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Navigating human complexity

Navigating complexity requires a mix of systems-thinking and human-centered thinking. There are a lot of different types of complexities – human, organizational, systemic. This is going to be a series exploring some different approaches to recognizing, getting comfortable with, and understanding complexity.

Navigating complexity among people and relationships

In their book Switch, Dan and Chip Heath dedicate a section of the book to the concept that when you’re facing what looks like a people problem, it’s often actually an environment or situation problem. A simple example of what this means is illustrated in an excerpt from their book: “When some guy cuts you off in traffic, you probably think, instinctively: What a jerk. (Or perhaps your inner voice is more vulgar.) What you almost certainly don’t think to yourself is, Gosh, I wonder what’s wrong that he is in such a hurry. It’s not hard to see why we don’t think that – it seems kind of naive, as if we’re making an excuse for a bad person. But think about your own behavior. Think of a time when you were driving so crazily that others would have been justified to curse you. Was your crazy driving on that day a manifestation of your true character (i.e., you’re a jerk at the core)? Or was it sparked by the situation you were in?”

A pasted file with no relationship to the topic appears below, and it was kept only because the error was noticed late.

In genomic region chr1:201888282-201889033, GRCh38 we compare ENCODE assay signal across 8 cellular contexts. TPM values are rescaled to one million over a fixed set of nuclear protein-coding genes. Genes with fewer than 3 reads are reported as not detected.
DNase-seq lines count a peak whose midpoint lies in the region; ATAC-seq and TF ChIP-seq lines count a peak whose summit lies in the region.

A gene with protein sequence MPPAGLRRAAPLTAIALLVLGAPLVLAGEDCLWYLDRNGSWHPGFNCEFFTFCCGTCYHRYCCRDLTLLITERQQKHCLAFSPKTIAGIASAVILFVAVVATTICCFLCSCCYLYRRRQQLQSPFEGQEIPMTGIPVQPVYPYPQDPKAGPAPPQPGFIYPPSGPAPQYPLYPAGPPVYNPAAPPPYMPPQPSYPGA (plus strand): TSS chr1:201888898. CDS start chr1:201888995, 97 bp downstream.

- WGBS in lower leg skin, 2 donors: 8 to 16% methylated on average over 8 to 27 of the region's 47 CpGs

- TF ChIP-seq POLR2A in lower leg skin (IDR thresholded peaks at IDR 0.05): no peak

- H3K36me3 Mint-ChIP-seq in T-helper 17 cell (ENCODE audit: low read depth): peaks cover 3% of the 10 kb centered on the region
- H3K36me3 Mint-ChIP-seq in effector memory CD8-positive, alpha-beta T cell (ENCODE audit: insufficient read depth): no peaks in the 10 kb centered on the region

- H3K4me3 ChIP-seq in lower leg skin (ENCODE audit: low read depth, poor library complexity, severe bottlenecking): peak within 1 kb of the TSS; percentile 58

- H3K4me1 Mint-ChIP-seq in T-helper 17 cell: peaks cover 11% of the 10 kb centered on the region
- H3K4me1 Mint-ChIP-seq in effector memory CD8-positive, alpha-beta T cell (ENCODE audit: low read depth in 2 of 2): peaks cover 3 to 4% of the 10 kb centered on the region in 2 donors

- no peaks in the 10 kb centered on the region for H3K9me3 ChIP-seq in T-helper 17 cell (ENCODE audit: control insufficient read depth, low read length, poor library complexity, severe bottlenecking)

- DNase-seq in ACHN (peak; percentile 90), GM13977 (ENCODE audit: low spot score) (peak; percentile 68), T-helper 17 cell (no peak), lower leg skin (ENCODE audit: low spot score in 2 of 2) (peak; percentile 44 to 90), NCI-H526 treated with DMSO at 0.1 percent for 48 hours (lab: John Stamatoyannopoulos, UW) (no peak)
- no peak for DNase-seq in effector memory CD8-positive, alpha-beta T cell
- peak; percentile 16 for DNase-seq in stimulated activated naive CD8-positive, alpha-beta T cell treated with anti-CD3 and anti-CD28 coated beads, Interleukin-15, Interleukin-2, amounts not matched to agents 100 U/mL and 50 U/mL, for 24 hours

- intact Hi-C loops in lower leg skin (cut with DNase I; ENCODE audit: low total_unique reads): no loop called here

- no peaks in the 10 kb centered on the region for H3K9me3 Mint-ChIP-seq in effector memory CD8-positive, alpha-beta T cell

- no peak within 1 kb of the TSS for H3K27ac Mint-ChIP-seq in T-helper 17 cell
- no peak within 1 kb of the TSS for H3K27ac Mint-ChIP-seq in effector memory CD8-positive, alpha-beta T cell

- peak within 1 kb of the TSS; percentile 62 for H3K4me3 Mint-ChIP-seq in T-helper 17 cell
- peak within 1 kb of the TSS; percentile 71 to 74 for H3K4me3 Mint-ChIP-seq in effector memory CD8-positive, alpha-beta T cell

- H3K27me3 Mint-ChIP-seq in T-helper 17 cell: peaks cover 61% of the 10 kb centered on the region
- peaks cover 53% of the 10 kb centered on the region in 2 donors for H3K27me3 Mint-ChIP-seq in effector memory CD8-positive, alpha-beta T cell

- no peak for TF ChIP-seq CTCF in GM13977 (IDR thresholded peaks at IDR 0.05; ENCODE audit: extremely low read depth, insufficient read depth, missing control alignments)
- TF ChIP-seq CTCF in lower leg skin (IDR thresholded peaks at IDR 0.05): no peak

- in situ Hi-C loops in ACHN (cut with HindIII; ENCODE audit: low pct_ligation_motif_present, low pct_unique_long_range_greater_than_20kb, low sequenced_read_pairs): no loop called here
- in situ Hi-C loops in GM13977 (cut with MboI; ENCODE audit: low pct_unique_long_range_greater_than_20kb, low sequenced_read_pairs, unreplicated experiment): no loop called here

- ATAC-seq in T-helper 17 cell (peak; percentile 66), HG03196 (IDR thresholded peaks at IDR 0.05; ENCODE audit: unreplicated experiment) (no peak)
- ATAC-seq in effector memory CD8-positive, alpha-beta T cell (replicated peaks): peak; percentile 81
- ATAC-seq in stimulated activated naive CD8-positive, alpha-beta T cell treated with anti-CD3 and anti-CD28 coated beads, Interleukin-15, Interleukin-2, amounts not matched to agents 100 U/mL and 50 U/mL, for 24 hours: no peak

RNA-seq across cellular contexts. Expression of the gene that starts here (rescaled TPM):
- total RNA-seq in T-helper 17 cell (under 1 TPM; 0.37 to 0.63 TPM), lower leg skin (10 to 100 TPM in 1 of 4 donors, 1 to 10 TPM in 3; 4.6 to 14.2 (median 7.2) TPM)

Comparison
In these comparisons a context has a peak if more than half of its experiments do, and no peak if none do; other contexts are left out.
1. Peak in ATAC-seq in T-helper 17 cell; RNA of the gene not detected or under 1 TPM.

When people do a bad job, lack motivation, even do bad things, we often attribute it to their character. It’s easier that way than to take the time and make the effort to try to distill the different factors that might be contributing to their actions. Navigating complexity often rears its head when you find yourself up against challenges with people, and like the excerpt shows, our knee jerk reaction is generally one of the following –they’re ignorant, they’re an idiot, or they’re evil.  But that’s too simple. People are complex, and we are all trying to navigate equally complex systems. And this doesn’t need to be just one individual person, it could be a group, or a community. The same can be said when thinking about behavior change or movement building.